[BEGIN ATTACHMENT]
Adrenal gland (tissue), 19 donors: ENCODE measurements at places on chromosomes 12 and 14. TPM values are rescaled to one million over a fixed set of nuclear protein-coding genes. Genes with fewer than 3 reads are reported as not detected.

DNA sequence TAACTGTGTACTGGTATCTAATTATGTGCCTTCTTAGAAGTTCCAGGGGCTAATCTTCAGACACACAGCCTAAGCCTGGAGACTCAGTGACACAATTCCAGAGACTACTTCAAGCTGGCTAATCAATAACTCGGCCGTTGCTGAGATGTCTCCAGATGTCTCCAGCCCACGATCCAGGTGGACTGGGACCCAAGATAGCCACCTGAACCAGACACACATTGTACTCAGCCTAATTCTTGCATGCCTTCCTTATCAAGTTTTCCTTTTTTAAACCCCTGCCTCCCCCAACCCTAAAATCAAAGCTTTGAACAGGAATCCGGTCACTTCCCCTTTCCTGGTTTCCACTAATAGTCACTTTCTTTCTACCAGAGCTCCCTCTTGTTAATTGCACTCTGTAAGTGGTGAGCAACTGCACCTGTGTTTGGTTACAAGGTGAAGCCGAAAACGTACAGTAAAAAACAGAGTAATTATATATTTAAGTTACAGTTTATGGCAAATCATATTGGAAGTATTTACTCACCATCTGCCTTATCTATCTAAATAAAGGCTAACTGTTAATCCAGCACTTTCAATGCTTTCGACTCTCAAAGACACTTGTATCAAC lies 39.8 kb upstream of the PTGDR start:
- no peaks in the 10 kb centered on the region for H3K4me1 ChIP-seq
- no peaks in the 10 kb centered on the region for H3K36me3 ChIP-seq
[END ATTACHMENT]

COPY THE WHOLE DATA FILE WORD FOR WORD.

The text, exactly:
Adrenal gland (tissue), 19 donors: ENCODE measurements at places on chromosomes 12 and 14. TPM values are rescaled to one million over a fixed set of nuclear protein-coding genes. Genes with fewer than 3 reads are reported as not detected.

DNA sequence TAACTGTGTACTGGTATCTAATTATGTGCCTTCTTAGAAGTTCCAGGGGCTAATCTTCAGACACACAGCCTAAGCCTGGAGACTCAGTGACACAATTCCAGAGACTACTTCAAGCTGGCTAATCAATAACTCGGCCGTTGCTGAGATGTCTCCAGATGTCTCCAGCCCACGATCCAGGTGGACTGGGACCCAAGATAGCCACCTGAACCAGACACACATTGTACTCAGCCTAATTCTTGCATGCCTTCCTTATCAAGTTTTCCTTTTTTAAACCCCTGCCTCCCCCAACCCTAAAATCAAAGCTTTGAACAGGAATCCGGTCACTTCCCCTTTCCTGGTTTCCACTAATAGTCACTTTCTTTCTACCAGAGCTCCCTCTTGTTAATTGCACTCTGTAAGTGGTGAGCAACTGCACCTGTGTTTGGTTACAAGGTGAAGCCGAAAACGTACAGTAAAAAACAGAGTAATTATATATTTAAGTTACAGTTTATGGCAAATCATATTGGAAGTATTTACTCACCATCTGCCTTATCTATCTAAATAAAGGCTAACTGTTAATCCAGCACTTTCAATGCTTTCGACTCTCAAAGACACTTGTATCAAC lies 39.8 kb upstream of the PTGDR start:
- no peaks in the 10 kb centered on the region for H3K4me1 ChIP-seq
- no peaks in the 10 kb centered on the region for H3K36me3 ChIP-seq